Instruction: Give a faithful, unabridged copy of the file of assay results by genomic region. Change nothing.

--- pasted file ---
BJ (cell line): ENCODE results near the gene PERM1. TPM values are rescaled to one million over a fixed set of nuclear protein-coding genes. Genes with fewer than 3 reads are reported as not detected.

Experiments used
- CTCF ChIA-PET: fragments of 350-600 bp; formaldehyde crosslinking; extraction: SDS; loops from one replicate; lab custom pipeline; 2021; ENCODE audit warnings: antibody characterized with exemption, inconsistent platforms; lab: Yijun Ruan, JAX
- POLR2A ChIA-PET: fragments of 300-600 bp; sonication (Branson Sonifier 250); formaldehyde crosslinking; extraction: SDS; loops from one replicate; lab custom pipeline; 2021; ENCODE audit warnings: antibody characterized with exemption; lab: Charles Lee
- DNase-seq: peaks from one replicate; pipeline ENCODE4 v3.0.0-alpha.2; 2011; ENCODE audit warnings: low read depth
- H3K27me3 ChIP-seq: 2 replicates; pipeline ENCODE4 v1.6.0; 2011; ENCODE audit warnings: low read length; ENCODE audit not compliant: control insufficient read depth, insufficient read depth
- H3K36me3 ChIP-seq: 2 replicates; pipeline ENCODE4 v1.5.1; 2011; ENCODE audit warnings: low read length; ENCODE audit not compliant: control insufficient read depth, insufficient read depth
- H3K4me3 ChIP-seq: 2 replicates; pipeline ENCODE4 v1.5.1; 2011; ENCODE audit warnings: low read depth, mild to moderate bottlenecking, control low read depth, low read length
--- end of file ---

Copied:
BJ (cell line): ENCODE results near the gene PERM1. TPM values are rescaled to one million over a fixed set of nuclear protein-coding genes. Genes with fewer than 3 reads are reported as not detected.

Experiments used
- CTCF ChIA-PET: fragments of 350-600 bp; formaldehyde crosslinking; extraction: SDS; loops from one replicate; lab custom pipeline; 2021; ENCODE audit warnings: antibody characterized with exemption, inconsistent platforms; lab: Yijun Ruan, JAX
- POLR2A ChIA-PET: fragments of 300-600 bp; sonication (Branson Sonifier 250); formaldehyde crosslinking; extraction: SDS; loops from one replicate; lab custom pipeline; 2021; ENCODE audit warnings: antibody characterized with exemption; lab: Charles Lee
- DNase-seq: peaks from one replicate; pipeline ENCODE4 v3.0.0-alpha.2; 2011; ENCODE audit warnings: low read depth
- H3K27me3 ChIP-seq: 2 replicates; pipeline ENCODE4 v1.6.0; 2011; ENCODE audit warnings: low read length; ENCODE audit not compliant: control insufficient read depth, insufficient read depth
- H3K36me3 ChIP-seq: 2 replicates; pipeline ENCODE4 v1.5.1; 2011; ENCODE audit warnings: low read length; ENCODE audit not compliant: control insufficient read depth, insufficient read depth
- H3K4me3 ChIP-seq: 2 replicates; pipeline ENCODE4 v1.5.1; 2011; ENCODE audit warnings: low read depth, mild to moderate bottlenecking, control low read depth, low read length